Here's a New Year's Resolution For You: Finding a Good Therapist
Over the last several years, life's vagaries have built up and left me feeling I'm in desperate need to talk to a therapist. How can I go about finding a solid source to speak with? One who may have specific experience with the professional and personal issues I'm dealing with?
-Eric, Chicago, IL
First of all, Eric, good on you. It takes an enormous amount of strength to start the process of psychotherapy. There is still a strange, silly stigma attached to the simple act of asking for help—especially for men, who are expected to stuff their feelings deep down inside, move through their lives like nothing ever makes them sad or anxious, and then drink whiskey and eat steaks and have heart attacks. There is a better way forward, trust me.
But know this going in: If you mention your plan to your friends and family, at least one person will put their hand on your shoulder, cock their head to one side, and say: "Oh no! What's wrong?" They mean well, but their own hangups make it difficult for them to accept one simple fact: Nothing has to be wrong for a person to decide to go to therapy. You're just trying to get better at life. Nobody asks a fit person why they're going to the gym. Nobody thinks a good band should stop rehearsing. Therapy is a workout for your emotional health. Everybody needs it, and the people who resist it the loudest, or roll their eyes, or indicate in any way that they think you're weak for getting it, are the ones who need it the most.
Nothing has to be wrong for a person to decide to go to therapy.
Still, as hard as it is, you should mention it to your friends and family. You should mention it to reduce the stigma for the next guy, because stigmas are things that grow in the dark. But you should also talk about it because you definitely know someone who's in therapy right now. That person will talk to you about it, openly or privately, and you might end up with a decent recommendation. As with barbers and personal trainers, you often find someone great through word of mouth.
And as counterintuitive as it may sound, you may find that is a better way to go than through insurance. If my experience is any guide, your provider will offer you a limited number of available therapists, many will be far from where you live, and many more won't be accepting new clients. So you end up getting matched with just…whoever. You're not being assigned a parole officer here, you're hiring a therapist. You're allowed to shop around. If you're worried about money, most good therapists will operate on a "sliding scale," which means they'll charge what you're able to pay. It will be more expensive than a copay, but you'll have a much wider selection. (Plus, to get reimbursed by your insurance, your therapist has to diagnose you, and you never know when "mild depression" might come back to haunt you as a pre-existing condition.)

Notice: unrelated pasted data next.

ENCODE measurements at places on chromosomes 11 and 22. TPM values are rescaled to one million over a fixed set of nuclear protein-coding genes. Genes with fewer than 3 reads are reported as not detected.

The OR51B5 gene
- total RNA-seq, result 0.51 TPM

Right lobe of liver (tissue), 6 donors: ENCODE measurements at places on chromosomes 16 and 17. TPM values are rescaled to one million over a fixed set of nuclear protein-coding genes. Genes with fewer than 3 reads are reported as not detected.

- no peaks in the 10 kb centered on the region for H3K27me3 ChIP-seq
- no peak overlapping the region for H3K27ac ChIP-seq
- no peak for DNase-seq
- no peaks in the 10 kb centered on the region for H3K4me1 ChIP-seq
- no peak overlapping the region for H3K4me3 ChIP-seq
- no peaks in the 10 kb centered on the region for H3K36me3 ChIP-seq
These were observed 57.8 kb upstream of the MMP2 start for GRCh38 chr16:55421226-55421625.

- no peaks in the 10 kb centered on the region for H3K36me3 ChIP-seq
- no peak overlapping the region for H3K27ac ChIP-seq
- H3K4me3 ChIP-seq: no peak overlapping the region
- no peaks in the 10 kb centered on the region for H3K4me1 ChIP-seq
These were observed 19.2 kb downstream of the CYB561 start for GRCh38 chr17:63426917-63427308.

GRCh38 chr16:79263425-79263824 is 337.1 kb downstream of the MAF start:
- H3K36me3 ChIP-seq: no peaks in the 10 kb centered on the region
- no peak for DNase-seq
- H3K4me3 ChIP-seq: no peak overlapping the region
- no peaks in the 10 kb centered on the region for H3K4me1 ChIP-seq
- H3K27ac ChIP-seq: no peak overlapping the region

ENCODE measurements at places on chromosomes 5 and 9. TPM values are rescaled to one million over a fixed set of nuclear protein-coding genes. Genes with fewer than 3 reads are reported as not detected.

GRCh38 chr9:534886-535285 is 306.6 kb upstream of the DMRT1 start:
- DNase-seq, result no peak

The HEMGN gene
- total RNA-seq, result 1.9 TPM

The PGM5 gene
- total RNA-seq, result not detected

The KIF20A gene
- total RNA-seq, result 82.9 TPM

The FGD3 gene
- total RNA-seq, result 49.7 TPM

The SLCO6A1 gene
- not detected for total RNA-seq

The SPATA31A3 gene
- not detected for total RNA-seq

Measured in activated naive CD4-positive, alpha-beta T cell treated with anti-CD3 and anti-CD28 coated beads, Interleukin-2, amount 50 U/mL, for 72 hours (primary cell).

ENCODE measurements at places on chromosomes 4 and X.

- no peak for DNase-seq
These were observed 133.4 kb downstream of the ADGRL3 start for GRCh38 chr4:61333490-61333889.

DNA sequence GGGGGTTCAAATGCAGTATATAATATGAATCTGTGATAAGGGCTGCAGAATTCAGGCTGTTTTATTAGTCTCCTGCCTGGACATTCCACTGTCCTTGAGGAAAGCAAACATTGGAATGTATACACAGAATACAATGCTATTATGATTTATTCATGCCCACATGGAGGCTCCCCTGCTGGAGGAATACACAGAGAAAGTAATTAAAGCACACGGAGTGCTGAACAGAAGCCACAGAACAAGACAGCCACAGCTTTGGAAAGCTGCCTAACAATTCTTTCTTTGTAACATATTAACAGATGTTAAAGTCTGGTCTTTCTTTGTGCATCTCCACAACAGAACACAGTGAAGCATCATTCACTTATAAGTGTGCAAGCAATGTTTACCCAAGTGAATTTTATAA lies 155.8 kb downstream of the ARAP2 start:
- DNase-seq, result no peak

Here are some letters you should look for: Psy.D., Ph.D., Ed.D., LMFT (Licensed Marriage & Family Therapist), LPC (Licensed Professional Counselor), and LCSW (Licensed Clinical Social Worker). These letters mean the person has a degree in psychology or social work, and a license to practice. The people who have them typically are in therapy themselves, and many have to keep up with some form of ongoing education throughout their careers. If you don't see any of these letters, you might be talking to a life coach, which something literally anybody can call themselves.
Once you're sitting there in that therapist's office, be up front about your goals. You might have a specific need; maybe you want to talk about your relationship with drugs or alcohol, or you're in the process of coming out, or your romantic relationship is in crisis. The first person you talk to might not be right, but might steer you in the right direction. And even if the first person you talk to thinks they're right for you, trust your gut. It's a bit like dating; there's no point in trying to force it if the relationship isn't working. You should have an easy back and forth, but you want someone who asks you pointed, astute, and challenging questions. The objective isn't to make conversation, it's to make progress. You want to find someone who wants to get you out of therapy at some point. If you're just chatting, then you're paying for a friend who you will come to resent, and we all have plenty of those already.
Therapy, in my experience, isn't weeping on a couch, or punching a pillow, or blaming everything on your family.
Therapy, in my experience, isn't weeping on a couch, or punching a pillow, or blaming everything on your family. (You may end up doing those things, FYI. None of my business.) It's revealing what you'd like to change, talking through your history, and then forming a strategy to build a better future. It's telling the stories of your life, learning to identify your thought and behavior patterns, and figuring out healthier ways to live. You'll be stunned at how obvious the things that are holding you back really are. You'll be surprised how much adult suffering has its roots in something some oblivious but well-meaning person said to you when you were 6.
As with any self-improvement endeavor, be patient with yourself. You might not get a life-changing revelation in the first month. Your life might not take a drastic turn right away. It will be more like a good shortcut you find on Waze: a few slight right turns, an aggressive left you would never have taken on your own, a shortcut through a place you haven't seen in a while, and then boom: You're right where you wanted to be.
Good luck to you.
From: Esquire US